30 Trends in Digital Music: 21-25

Digital Music

starbucks-logo.gifMy first New Year’s resolution is to finish off the running series that I started before Christmas… With that in mind, it’s time to hit numbers 21 to 25 of my 30 Trends in Digital Music feature (for a primer on the previous ones, check 1-5, 6-10, 11-15 and 16-20).

21. Unexpected companies distributing digital music

You thought digital music was just about iTunes? Think again, and then some. Plenty of companies want to get into the market, with some – Amazon for instance – having already made their moves. In the US, supermarket chain Wal-Mart already has a well-established music downloads site too.

But there are plenty more where they came from. Last year, for example, UK broadcaster ITV set up its own digital music store, while coffee chain Starbucks has teamed up with Apple to sell iTunes albums (not to mention launching its own record label, complete with Sir Paul McCartney and Joni Mitchell). Even British Airways has ambitions to sell digital music.

Not all these companies are focused on turning a profit from digital tunes, necessarily. It’s more about building customer loyalty, promoting their other products, and selling more Grande Lattes (guess which that is). We’re sure to see more unexpected companies ‘doing an iTunes’ in 2008, too.

22. AllOfMP3 is dead… long live AllOfMP3!

Well, long live its descendents, anyway. Last year saw the music industry and the long arm of the law team up to squeeze the life out of Russian downloads store AllOfMP3, which had long been criticised for its attitude towards music licensing (and its rock-bottom prices). Once the ability to make credit card payments was removed, the site was effectively dead.

Yet that wasn’t the end of the story. Partly because AllOfMP3’s founders appeared to simply set up shop under a new name, but also because several other sites immediately sprang up offering basically the same service – ultra cheap music downloads with no questions asked. As we enter 2008, it seems that the music industry hasn’t heard the last of its Russian nemesis.

23. Widgets everywhere

Music-based Web 2.0 widgets are already pretty common, and will only become more so this year. They take many forms though. For example, you’ve got widgets like SnoCap, which let musicians embed a widget into their MySpace profiles to sell their own songs from. You’ve got bands like Daft Punk and the White Stripes experimenting with their own promotional widgets.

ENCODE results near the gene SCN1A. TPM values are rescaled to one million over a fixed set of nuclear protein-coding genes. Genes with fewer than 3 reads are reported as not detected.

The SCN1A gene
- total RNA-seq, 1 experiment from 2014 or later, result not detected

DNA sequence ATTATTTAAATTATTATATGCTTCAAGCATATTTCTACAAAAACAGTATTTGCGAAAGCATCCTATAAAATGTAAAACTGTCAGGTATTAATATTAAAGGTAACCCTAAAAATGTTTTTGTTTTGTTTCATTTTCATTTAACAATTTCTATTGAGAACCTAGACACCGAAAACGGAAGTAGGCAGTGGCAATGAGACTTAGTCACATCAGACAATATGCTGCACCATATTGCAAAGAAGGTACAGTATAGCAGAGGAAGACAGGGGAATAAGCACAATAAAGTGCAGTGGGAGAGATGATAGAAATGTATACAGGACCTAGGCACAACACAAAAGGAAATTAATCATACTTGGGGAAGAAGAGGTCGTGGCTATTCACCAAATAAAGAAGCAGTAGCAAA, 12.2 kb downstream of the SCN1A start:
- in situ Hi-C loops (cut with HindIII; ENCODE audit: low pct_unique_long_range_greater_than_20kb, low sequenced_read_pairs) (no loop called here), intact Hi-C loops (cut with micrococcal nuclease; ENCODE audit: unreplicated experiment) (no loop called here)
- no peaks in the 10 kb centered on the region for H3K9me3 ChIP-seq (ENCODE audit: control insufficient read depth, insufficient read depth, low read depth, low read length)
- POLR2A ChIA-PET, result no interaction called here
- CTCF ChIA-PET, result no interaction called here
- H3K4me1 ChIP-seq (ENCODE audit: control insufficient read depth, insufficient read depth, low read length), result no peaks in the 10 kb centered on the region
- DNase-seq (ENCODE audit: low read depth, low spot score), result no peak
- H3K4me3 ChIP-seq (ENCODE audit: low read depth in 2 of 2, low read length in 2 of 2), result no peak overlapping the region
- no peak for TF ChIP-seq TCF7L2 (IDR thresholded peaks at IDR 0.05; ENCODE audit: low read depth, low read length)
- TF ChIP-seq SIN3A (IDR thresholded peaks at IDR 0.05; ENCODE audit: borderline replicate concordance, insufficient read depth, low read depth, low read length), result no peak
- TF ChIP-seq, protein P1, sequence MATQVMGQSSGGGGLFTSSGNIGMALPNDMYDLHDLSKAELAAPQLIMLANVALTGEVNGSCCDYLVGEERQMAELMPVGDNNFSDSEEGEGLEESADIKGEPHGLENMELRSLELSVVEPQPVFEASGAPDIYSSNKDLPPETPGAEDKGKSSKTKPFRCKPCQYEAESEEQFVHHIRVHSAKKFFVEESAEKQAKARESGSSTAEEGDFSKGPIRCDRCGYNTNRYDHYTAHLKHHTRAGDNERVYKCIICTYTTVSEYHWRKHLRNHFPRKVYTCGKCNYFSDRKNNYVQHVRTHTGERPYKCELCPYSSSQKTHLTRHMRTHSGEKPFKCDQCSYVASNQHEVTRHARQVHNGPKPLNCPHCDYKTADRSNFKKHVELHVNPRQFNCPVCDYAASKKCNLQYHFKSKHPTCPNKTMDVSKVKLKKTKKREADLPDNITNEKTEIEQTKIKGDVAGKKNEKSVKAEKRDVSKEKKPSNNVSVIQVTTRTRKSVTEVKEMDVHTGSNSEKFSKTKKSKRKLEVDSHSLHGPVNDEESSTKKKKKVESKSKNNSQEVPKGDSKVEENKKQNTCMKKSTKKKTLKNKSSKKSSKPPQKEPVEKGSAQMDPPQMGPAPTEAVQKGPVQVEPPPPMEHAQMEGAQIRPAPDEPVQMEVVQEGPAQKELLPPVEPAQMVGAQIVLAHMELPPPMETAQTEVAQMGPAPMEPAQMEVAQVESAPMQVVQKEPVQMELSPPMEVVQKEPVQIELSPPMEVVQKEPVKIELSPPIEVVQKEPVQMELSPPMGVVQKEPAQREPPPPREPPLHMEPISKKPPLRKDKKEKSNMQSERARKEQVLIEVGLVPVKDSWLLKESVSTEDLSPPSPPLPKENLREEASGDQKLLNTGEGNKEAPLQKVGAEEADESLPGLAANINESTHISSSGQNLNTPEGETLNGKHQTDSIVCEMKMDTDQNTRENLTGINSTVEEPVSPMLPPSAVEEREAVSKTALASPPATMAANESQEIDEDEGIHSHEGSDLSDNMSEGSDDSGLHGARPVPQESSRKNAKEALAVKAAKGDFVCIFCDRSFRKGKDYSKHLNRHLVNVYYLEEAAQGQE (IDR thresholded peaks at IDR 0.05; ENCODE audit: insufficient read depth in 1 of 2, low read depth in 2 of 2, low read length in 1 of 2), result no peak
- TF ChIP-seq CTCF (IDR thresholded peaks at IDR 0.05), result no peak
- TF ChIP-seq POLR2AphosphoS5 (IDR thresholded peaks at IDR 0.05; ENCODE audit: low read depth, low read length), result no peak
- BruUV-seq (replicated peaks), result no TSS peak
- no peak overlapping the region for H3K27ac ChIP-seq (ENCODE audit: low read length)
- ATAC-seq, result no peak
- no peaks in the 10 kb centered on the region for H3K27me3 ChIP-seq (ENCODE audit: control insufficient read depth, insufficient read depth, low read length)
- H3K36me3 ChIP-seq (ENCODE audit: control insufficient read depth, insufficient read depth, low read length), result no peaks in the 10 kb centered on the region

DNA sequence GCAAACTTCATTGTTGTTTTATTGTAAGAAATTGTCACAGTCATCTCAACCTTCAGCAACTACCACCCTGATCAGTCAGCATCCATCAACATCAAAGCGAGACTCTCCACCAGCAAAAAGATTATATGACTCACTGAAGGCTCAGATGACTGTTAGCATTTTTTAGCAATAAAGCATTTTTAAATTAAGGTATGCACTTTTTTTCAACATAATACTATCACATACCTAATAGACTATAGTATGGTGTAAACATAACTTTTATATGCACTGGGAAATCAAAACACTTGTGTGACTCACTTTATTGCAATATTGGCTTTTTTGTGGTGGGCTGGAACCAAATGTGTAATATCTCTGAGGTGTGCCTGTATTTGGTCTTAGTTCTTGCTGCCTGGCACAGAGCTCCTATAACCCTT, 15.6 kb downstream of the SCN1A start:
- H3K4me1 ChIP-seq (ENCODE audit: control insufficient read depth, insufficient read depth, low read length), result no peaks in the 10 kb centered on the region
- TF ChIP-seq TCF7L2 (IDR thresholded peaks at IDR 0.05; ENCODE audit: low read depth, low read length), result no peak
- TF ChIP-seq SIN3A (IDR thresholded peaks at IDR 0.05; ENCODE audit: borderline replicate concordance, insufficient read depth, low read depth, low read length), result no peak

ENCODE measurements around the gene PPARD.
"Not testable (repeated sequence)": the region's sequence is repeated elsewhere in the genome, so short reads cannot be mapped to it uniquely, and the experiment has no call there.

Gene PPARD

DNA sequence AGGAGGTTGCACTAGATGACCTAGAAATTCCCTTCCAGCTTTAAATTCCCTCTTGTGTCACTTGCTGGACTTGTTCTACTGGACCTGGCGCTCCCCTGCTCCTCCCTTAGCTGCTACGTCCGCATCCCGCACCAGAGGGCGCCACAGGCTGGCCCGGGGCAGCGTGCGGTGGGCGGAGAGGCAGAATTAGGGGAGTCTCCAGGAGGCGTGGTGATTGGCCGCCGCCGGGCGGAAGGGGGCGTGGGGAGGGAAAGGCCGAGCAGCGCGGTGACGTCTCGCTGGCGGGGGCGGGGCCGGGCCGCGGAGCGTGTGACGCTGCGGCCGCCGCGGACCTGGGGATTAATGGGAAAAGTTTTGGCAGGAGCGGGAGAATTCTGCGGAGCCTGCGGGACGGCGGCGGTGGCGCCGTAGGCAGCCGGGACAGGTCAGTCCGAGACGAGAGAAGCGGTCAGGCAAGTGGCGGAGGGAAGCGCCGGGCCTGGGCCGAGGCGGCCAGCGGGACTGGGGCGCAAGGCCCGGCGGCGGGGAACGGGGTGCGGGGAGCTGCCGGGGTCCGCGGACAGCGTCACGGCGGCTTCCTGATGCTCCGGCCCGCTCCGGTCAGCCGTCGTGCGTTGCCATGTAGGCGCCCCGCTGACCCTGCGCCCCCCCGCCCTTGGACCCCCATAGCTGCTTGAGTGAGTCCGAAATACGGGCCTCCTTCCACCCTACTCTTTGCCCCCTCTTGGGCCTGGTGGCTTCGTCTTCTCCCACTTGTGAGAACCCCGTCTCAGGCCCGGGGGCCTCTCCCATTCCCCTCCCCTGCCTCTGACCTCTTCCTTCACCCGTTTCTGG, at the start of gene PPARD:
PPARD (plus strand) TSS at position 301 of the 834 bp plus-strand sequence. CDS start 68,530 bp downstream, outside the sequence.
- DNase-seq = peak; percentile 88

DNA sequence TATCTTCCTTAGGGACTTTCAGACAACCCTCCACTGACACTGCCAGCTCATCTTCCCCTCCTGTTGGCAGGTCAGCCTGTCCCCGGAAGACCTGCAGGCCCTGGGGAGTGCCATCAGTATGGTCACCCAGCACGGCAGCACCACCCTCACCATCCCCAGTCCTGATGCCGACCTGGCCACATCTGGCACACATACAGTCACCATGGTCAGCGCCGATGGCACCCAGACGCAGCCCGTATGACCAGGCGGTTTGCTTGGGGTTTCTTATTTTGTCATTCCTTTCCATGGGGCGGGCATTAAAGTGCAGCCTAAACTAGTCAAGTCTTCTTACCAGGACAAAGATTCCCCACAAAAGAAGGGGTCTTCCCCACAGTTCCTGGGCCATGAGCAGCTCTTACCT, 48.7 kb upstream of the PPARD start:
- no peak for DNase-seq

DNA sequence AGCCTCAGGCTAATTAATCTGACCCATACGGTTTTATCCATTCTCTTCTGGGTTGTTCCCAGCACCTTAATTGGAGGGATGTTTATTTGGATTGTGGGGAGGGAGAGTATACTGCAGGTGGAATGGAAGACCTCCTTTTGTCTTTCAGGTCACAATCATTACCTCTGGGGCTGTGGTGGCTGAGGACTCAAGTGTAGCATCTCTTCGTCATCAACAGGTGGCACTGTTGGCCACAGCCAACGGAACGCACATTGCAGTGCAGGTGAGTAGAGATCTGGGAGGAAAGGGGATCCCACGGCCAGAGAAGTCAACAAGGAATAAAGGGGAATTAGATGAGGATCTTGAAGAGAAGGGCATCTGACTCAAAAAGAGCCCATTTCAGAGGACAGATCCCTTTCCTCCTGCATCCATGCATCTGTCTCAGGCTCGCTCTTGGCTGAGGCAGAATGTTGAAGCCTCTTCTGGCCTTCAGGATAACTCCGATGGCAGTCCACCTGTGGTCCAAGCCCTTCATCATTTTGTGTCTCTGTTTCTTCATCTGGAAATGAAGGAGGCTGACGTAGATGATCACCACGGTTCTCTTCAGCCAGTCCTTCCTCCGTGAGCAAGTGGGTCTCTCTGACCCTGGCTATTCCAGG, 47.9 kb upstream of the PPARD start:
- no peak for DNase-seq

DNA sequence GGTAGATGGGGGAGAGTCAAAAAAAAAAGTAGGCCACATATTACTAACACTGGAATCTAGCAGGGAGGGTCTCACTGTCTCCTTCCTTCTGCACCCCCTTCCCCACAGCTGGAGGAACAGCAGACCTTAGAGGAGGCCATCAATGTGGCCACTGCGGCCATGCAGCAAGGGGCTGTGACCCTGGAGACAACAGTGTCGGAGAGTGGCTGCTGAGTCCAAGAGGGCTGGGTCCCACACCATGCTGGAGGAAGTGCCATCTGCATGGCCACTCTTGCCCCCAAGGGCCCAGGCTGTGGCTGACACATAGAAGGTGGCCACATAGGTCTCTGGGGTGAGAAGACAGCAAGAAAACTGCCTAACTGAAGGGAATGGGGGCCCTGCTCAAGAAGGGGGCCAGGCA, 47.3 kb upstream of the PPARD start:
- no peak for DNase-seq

And most of all, you’ve got dozens and dozens of Facebook applications, with record labels realising that they can get fans to do the hard promotional work for them, in a peer-to-peer stylee. This basic concept will be improved upon in 2008 though, with more sophisticated widgets coming out that potentially turn every music fan into a digital downloads store, getting commission from the songs they recommend to friends.

24. Music in podcasts… at last!

It’s perhaps not surprising that it’s taken a long time for the music industry to get its head around podcasts, particularly those from commercial radio stations. It’s the reason why for a long time you didn’t hear any music at all in commercial podcasts, even when they were from music radio shows – they didn’t have the licence to include any. And those amateur podcasters who did include music didn’t either (but didn’t care).

That’s now changed, albeit step by step. First, commercial podcasters here in the UK secured the rights to use 30-second clips of music in their podcasts – a start. It’s been the spur for a bunch of new launches, such as BBC Radio’s launch of podcasts from its pop, folk, hip hop, jazz and indie shows last November.

This year, will advertising-funded podcasts finally be able to offer full songs? Watch this space…

25. Cool viral promotions

This is kinda linked to the widget point above. Record labels are getting more innovative and experimental in how they use the web to promote new and established artists alike. The idea: websites and interactive thingies that are so cool, you’ll want to pass them onto friends rather than just see them as advertising.

The best example in 2007 was the Dylan messaging site launched to promote the latest Bob compilation, allowing you to make Dylan say whatever you wanted him to, in that famous video with the bits of paper. You know the one. More of this sort of thing in 2008 please! I’m looking forward to digitally daubing ‘CAPITALISM KILLS’ on all the yachts in Duran Duran’s ‘Rio’ video. Or something.

Other posts in this series
30 Trends: 1-5
30 Trends: 6-10
30 Trends: 11-15
30 Trends: 16-20

Stuart Dredge
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One thought on “30 Trends in Digital Music: 21-25

  • Music widgets are simply genius. Especially when companies use it on platforms like Clearspring, and then, like you stated, are able to spread the widget to many other social networks. Personally I suggest Clearspring’s Launchpad for a widget. The link is here http://www.clearspring.com/launchpad/

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